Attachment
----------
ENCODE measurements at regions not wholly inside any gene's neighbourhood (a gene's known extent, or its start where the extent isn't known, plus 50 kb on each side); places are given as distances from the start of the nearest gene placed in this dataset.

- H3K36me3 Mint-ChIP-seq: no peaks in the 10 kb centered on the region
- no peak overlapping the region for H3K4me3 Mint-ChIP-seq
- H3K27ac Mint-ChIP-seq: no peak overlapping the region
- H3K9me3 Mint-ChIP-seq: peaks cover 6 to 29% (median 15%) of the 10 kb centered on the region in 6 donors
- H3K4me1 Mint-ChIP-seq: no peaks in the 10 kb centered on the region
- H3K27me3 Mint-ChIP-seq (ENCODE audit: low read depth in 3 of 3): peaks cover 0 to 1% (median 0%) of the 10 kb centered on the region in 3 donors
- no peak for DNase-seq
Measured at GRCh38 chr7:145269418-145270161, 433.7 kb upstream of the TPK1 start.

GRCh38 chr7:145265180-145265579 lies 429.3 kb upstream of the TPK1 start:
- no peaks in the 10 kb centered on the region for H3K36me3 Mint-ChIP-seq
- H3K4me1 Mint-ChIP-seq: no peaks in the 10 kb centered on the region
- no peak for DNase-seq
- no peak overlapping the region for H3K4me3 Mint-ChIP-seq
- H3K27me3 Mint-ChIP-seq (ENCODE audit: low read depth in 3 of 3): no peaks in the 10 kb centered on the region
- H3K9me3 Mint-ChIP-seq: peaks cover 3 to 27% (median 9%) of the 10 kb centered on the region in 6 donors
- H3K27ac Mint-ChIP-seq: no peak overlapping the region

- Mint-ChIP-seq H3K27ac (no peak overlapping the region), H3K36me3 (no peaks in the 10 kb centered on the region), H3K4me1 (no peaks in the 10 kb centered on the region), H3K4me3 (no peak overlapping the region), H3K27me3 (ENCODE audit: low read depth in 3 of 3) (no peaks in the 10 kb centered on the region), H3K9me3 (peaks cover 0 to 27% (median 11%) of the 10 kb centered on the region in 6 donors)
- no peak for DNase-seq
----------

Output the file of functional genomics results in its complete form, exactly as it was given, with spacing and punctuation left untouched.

ENCODE measurements at regions not wholly inside any gene's neighbourhood (a gene's known extent, or its start where the extent isn't known, plus 50 kb on each side); places are given as distances from the start of the nearest gene placed in this dataset.

- H3K36me3 Mint-ChIP-seq: no peaks in the 10 kb centered on the region
- no peak overlapping the region for H3K4me3 Mint-ChIP-seq
- H3K27ac Mint-ChIP-seq: no peak overlapping the region
- H3K9me3 Mint-ChIP-seq: peaks cover 6 to 29% (median 15%) of the 10 kb centered on the region in 6 donors
- H3K4me1 Mint-ChIP-seq: no peaks in the 10 kb centered on the region
- H3K27me3 Mint-ChIP-seq (ENCODE audit: low read depth in 3 of 3): peaks cover 0 to 1% (median 0%) of the 10 kb centered on the region in 3 donors
- no peak for DNase-seq
Measured at GRCh38 chr7:145269418-145270161, 433.7 kb upstream of the TPK1 start.

GRCh38 chr7:145265180-145265579 lies 429.3 kb upstream of the TPK1 start:
- no peaks in the 10 kb centered on the region for H3K36me3 Mint-ChIP-seq
- H3K4me1 Mint-ChIP-seq: no peaks in the 10 kb centered on the region
- no peak for DNase-seq
- no peak overlapping the region for H3K4me3 Mint-ChIP-seq
- H3K27me3 Mint-ChIP-seq (ENCODE audit: low read depth in 3 of 3): no peaks in the 10 kb centered on the region
- H3K9me3 Mint-ChIP-seq: peaks cover 3 to 27% (median 9%) of the 10 kb centered on the region in 6 donors
- H3K27ac Mint-ChIP-seq: no peak overlapping the region

- Mint-ChIP-seq H3K27ac (no peak overlapping the region), H3K36me3 (no peaks in the 10 kb centered on the region), H3K4me1 (no peaks in the 10 kb centered on the region), H3K4me3 (no peak overlapping the region), H3K27me3 (ENCODE audit: low read depth in 3 of 3) (no peaks in the 10 kb centered on the region), H3K9me3 (peaks cover 0 to 27% (median 11%) of the 10 kb centered on the region in 6 donors)
- no peak for DNase-seq